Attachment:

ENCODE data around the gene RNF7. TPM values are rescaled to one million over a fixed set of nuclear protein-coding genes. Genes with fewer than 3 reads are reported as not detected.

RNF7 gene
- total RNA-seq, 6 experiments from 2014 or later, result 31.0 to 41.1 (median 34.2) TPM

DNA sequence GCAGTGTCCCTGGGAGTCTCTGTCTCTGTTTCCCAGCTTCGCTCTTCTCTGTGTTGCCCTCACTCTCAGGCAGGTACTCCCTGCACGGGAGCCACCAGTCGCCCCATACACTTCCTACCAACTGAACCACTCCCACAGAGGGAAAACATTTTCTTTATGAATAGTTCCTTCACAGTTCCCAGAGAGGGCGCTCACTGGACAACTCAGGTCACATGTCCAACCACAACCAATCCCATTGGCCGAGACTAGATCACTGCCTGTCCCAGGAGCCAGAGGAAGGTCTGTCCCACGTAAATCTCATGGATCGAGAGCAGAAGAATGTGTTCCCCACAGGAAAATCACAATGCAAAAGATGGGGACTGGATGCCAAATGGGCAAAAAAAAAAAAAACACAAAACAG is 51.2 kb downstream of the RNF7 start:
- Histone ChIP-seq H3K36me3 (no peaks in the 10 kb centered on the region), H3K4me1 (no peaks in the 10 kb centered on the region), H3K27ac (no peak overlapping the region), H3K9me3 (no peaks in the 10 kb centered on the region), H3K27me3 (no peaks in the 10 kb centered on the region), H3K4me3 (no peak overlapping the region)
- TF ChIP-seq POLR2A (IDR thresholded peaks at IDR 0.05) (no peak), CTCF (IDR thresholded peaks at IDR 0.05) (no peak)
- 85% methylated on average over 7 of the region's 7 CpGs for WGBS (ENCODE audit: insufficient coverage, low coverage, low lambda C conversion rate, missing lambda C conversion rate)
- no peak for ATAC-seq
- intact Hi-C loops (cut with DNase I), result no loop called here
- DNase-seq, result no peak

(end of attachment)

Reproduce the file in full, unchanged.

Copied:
ENCODE data around the gene RNF7. TPM values are rescaled to one million over a fixed set of nuclear protein-coding genes. Genes with fewer than 3 reads are reported as not detected.

RNF7 gene
- total RNA-seq, 6 experiments from 2014 or later, result 31.0 to 41.1 (median 34.2) TPM

DNA sequence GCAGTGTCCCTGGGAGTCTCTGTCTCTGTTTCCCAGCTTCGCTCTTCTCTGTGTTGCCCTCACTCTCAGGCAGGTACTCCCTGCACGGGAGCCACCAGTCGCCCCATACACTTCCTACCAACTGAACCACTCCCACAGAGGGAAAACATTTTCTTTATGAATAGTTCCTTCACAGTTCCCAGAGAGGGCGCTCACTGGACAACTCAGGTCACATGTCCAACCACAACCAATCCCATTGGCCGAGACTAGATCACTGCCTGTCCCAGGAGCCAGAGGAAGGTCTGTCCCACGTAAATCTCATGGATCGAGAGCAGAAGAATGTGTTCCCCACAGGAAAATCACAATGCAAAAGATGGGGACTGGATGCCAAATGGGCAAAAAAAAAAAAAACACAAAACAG is 51.2 kb downstream of the RNF7 start:
- Histone ChIP-seq H3K36me3 (no peaks in the 10 kb centered on the region), H3K4me1 (no peaks in the 10 kb centered on the region), H3K27ac (no peak overlapping the region), H3K9me3 (no peaks in the 10 kb centered on the region), H3K27me3 (no peaks in the 10 kb centered on the region), H3K4me3 (no peak overlapping the region)
- TF ChIP-seq POLR2A (IDR thresholded peaks at IDR 0.05) (no peak), CTCF (IDR thresholded peaks at IDR 0.05) (no peak)
- 85% methylated on average over 7 of the region's 7 CpGs for WGBS (ENCODE audit: insufficient coverage, low coverage, low lambda C conversion rate, missing lambda C conversion rate)
- no peak for ATAC-seq
- intact Hi-C loops (cut with DNase I), result no loop called here
- DNase-seq, result no peak